‘I can’t think why he’s not more famous’, said the distinguished chief music critic of our foremost national newspaper, in conversation about Ronald Corp. My response was to suggest that ‘He is just too versatile’ – and versatility is taken for granted and perhaps rather suspect in a performing artist or composer in Great Britain, as indeed was the case with the young Benjamin Britten, the coming national composer of the 1930s and 1940s.
Ronald Corp has an extensive discography and is perhaps best known as an excellent conductor: of light music in his series for Hyperion
with his own New London Orchestra; of choral music (Sullivan’s The Golden Legend
); of light opera (Sidney Jones’s The Geisha
); and of music for children – recorded and live, with regular groups including the London Chorus, Highgate Choral Society and New London Children’s Choir
, and distinguished soloists.
He is also a composer, but hitherto known in that field for vocal and choral music, much of it for children’s voices and for church use, in an amenable but perhaps ultimately predictable idiom.
This latest disc shows a wholly different side to Corp’s versatility and will surprise - and I think delight - those who thought they had him in the appropriate pigeonhole, or perhaps couldn’t quite pin him down, for here is a programme of purely instrumental music of considerable substance, comprising an orchestral suite (really a sinfonietta), a piano concerto, and a symphony, all so neatly written and performed as to give great enjoyment, much stimulation, and the wish for more – and the hope that the composer will in future be taken a little more seriously than hitherto.
The oldest work here is the Piano Concerto, written in 1997 and first performed in the same year. The newest is the Symphony, written between 2007 and 2009. The three movement sinfonietta Guernsey Postcards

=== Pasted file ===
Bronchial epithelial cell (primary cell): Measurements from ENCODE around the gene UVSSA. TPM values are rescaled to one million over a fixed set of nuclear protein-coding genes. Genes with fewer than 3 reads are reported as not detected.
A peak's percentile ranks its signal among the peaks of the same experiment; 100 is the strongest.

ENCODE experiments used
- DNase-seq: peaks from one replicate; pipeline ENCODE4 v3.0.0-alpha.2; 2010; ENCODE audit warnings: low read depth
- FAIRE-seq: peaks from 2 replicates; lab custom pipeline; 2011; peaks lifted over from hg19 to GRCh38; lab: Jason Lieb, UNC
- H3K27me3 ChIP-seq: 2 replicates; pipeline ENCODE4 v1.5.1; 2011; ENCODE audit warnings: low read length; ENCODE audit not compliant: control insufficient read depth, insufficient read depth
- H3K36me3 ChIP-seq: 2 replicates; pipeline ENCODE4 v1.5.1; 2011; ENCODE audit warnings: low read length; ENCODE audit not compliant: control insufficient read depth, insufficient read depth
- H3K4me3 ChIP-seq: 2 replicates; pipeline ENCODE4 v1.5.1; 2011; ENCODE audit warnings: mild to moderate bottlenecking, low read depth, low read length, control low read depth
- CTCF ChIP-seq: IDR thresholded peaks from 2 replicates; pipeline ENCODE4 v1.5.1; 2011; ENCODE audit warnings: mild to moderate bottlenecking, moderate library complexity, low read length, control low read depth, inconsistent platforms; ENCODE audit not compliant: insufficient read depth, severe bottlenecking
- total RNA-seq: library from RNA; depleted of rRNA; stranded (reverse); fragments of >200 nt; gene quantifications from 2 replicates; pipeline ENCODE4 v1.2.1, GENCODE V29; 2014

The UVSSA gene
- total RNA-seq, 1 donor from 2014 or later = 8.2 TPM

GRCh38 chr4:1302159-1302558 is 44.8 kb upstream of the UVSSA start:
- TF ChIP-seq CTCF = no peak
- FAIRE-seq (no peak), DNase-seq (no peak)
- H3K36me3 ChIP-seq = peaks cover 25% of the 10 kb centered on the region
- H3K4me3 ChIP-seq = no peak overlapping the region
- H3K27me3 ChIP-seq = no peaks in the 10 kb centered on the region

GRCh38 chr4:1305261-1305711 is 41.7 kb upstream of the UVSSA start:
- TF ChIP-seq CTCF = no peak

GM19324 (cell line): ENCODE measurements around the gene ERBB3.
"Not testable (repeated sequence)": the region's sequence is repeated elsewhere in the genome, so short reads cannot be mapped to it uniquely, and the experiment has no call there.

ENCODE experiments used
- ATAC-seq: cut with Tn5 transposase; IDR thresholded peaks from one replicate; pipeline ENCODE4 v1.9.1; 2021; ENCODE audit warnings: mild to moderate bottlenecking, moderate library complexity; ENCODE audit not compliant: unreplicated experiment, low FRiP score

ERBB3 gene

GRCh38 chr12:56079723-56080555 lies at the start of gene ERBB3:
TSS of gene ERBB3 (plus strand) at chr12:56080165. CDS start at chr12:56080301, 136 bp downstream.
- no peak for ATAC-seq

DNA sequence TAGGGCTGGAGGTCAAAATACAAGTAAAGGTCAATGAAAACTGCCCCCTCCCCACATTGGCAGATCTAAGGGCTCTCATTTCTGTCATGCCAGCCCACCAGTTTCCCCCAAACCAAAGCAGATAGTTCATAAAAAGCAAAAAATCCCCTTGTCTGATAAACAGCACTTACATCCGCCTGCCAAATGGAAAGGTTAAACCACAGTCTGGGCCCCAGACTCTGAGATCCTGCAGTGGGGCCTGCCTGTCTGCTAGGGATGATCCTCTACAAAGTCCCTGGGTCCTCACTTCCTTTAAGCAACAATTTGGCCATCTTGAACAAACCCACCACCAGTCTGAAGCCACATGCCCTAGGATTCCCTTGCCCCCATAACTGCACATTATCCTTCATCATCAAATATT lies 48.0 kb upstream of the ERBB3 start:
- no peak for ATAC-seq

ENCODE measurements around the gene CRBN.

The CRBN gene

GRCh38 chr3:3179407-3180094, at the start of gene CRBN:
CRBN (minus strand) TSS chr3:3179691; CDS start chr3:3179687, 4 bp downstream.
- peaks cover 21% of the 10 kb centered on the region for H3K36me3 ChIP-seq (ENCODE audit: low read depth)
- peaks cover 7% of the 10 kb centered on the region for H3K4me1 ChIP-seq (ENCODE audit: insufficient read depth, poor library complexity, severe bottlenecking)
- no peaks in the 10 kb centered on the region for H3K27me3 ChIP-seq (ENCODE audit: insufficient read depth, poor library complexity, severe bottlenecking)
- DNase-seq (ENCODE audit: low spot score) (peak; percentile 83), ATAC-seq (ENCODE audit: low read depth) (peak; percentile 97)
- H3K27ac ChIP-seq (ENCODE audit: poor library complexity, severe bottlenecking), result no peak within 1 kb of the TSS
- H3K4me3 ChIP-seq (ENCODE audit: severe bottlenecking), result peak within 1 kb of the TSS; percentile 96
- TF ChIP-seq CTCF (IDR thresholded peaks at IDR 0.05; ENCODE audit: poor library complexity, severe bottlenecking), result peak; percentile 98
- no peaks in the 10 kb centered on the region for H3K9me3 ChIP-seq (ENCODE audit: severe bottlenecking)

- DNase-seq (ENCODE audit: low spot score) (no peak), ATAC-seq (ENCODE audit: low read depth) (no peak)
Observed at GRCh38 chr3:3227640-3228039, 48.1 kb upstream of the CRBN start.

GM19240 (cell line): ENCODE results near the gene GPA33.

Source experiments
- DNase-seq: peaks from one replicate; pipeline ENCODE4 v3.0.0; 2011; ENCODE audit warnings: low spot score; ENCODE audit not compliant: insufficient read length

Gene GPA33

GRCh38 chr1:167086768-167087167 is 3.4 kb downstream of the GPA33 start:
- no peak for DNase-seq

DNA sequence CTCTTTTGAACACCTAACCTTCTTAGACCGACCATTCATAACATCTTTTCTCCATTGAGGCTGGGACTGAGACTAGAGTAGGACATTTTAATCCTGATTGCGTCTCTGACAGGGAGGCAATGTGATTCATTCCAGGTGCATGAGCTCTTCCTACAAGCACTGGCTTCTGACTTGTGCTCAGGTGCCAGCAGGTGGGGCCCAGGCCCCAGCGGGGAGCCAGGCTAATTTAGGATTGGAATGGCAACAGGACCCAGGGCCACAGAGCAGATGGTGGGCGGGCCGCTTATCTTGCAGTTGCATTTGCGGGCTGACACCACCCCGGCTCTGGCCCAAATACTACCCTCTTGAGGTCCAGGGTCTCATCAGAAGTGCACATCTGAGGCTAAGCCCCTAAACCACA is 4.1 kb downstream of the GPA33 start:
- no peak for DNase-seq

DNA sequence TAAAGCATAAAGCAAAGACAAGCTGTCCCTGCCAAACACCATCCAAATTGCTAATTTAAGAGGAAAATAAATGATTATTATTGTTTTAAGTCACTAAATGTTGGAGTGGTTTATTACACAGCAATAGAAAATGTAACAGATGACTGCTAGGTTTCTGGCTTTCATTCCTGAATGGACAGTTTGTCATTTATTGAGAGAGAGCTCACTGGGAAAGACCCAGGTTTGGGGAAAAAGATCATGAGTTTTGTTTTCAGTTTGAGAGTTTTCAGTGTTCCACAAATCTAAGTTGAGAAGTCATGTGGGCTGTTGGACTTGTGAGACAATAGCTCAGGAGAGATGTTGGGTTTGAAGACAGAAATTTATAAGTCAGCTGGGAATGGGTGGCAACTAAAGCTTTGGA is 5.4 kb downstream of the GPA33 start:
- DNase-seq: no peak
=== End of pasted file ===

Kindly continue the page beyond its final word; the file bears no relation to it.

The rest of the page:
was written to celebrate the Silver Jubilee of the BWCI Group - the largest firm of actuaries and consultants in the Channel Islands - who commissioned it. The movements are topographical: ‘The Viaer Marchi’ – an annual celebration of Guernsey trades and traditions – the music bustlingly festive but with a solemn introduction that perhaps evokes ‘the spirit of Guernsey’, for it recurs in all three movements; ‘Pembroke Bay’ and ‘St Peter Port’ evoke the serenity of the first location (a ‘song without words’ featuring a solo bassoon) and the ‘kaleidoscope of colours’, enhanced by minimalist treatment – including the introduction of a piano into the orchestration of this movement (only) – evoking Guernsey’s capital: a pointilliste
portrait in fact.
The Piano Concerto has been performed in public several times and could have no better advocate on record than Leon McCawley, a prizewinner of various prestigious piano competitions and the soloist in Finzi’s Grand Fantasia and Toccata
at the 2009 Proms. The composer acknowledges a debt to the great concertos of the nineteenth century, and writes that ‘the interplay between piano and orchestra conjures up the sound of those large Romantic works, but the musical language nods in the direction of more recent concertos’. He cites Rawsthorne (particularly), Ireland, Bliss, Rubbra and Tippett as ‘[hovering] in the background’; the spirit of Shostakovich is a dominant influence, too, particularly in the finale. The piano is heard at the very outset of the concerto, introduces the two other movements, and plays almost continuously throughout: a real test of stamina for the soloist, but a piece that would go down a treat at a Promenade Concert, even on a Saturday evening! Roger Wright, please note!